Our pre-budget analysis

15 March 2016

Alice Mitchell-Pyeby Alice Mitchell-Pye

On Wednesday the chancellor will outline his spending plans for the year ahead in his budget.

These decisions will have a huge impact on the lives of disabled people over this parliament and beyond.

We hope it will be a positive one.

Supporting people to live independently

Social care is chronically underfunded — £4.6 billion has been removed over the last five years and the situation is set to worsen dramatically up to 2020 as more people than ever before need support.

The reality of this for tens of thousands of disabled people is they now receive a standard of care far below anything we can or should be proud of.

A bath or shower once a week, sitting in an incontinence pad all day, eating cold food and being supported by staff so rushed they have barely enough time to say hello.

15-minute visits force people to choose between having a cup of tea or going to the loo.

Even worse than this, many thousands of disabled people now receive no support at all.

It is important not to forget it is not just older people who need support. Hundreds of thousands of younger disabled people need vital support as well.

Without this they cannot live independently, with the opportunity to contribute economically and participate fully in society.

Bridging the funding gap

In its spending review in November, the government announced significant reductions in funding for councils who commission social care.

In return councils were offered two ways to try and bridge the funding gap in adult social care.

One was the opportunity to increase council tax by an additional 2% a year in each of the next four years, so long as any money raised from this was spent on adult social care.

This is expected to raise £370 million in the coming year for the councils choosing to do this.

The other was increased funding for the Better Care Fund — although none of this money will be available in 2016-17, and most not until 2018-19.

This amounts to too little, too late — nowhere near enough to address a challenge of this scale.

We hope the chancellor will go further on Wednesday to secure the long term sustainability of services essential to disabled people, bringing vital additional funding forward.

Equal partners

The government has recognised the challenges facing the NHS and made a commitment to more sustainable funding, which is welcome.  

But in doing too little for social care he has left the other half of the story unfinished. NHS leaders have said the same this week. 

This inequality between health and social care is more than just unfair — it is also unsustainable.

Social care is vital to the future of the NHS. You cannot fix one without fixing the other.

Without a sustainable social care system the NHS will face successive winter crises, with thousands arriving in A&E because they have nowhere else to go for vital support.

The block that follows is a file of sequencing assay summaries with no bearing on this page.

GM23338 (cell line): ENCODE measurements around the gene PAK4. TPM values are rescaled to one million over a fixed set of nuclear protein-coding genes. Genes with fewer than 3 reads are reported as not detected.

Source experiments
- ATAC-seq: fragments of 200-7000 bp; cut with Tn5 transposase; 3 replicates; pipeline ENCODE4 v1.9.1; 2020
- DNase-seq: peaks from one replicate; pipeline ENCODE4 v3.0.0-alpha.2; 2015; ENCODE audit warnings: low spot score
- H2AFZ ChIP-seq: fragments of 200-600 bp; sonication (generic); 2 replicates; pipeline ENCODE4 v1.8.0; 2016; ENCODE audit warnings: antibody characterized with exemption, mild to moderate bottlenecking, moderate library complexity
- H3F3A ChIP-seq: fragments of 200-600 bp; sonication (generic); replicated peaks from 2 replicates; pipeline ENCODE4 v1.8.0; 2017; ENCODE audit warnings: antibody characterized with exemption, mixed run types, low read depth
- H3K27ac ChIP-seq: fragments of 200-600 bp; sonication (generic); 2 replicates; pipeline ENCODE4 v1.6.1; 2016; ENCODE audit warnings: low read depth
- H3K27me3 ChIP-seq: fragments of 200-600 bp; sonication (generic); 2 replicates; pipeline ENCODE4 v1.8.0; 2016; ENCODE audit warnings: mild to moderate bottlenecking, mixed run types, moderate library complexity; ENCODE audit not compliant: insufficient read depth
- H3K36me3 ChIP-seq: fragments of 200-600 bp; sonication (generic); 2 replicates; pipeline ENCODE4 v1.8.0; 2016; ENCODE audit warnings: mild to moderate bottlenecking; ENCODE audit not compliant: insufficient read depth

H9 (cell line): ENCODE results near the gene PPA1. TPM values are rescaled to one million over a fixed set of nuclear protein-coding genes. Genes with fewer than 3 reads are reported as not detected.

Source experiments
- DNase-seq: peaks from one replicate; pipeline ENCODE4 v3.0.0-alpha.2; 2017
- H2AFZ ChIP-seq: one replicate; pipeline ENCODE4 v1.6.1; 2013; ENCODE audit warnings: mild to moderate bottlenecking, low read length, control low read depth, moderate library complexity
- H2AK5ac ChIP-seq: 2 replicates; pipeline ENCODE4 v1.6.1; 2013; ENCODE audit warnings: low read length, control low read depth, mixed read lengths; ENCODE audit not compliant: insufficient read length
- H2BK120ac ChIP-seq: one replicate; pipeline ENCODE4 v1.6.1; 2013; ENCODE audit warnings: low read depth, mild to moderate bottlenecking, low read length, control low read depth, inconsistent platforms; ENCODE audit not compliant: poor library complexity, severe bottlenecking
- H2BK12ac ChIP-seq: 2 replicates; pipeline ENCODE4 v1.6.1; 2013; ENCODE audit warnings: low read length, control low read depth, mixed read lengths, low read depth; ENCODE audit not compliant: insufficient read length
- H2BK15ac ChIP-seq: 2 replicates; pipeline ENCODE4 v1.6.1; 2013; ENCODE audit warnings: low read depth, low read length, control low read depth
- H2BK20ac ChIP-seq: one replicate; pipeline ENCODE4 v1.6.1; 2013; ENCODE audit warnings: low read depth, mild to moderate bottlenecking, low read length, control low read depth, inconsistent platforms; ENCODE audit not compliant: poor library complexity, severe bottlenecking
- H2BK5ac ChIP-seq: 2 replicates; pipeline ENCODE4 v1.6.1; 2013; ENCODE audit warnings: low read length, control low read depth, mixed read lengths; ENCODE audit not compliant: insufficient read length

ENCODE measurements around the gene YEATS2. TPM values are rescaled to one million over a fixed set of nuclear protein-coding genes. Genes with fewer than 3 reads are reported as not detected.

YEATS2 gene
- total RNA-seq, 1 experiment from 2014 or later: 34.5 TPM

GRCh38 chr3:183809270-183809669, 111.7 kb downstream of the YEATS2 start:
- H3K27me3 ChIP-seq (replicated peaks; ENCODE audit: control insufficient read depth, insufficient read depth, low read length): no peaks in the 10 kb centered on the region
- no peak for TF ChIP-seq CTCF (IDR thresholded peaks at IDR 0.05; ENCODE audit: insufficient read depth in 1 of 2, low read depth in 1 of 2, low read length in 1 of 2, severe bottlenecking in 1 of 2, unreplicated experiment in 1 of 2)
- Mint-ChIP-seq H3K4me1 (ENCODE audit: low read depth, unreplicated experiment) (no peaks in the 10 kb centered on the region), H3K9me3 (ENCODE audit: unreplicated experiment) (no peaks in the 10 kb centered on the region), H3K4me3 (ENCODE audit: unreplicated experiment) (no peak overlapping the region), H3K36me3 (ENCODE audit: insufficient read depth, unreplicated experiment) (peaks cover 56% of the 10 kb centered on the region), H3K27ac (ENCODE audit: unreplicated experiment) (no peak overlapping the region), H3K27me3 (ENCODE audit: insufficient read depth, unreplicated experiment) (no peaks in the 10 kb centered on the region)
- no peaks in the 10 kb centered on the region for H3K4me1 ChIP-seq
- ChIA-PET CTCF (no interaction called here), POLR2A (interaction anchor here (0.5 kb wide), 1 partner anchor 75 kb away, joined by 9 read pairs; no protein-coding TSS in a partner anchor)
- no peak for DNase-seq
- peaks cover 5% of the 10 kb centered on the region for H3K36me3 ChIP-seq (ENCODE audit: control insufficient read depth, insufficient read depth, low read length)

Thousands more will be stuck in hospital beds ready to go home but with no support to enable them to. 

This problem isn’t new. It has developed over successive governments. It has been much talked about and discussed over the years.

It’s right there is no single solution to this — we will all have to think and do things differently.

We will all have to agree as a country what we want from both the NHS and social care and the role both play in our society. 

Better integration of health and social care will undoubtedly help. Increasing the amount councils can raise through council tax may also be a step in the right direction.

But on Wednesday the chancellor must recognise the urgency of the challenge and do his bit to ensure we have a social care system we can be proud of and which supports disabled people to live independently.

Alice Mitchell-Pye is policy and research manager at Leonard Cheshire Disability.


I am a single parent, (meaning I have no family or friends for support or help) with disabilitys that I can just about handle. Then came my 2 little ones after a operation for cervical cancer that kick started my womb after 10 yrs, my kids have disabilitys physical n mental, I have never received help for either of us, I think supporting family's is a must and should continue,as I know 1st hand,how hard and lonely it is bringing kids up alone without support

I am a carer for my disabled son. We manage - although we probably wouldn't of done had the Chancellor has his own way reducing the PIP. As long as I can I will care for my son but I do worry about the day when I can no longer care for him and the state will be unable to help. Anyone can become disabled through accident or disease - a change of attitude about disability must come first and then people will not begrudge the need to fund social care. The government have divided people with their benefit scroungers rhetoric and people see disabled people as scroungers - people have to be educated to think differently.

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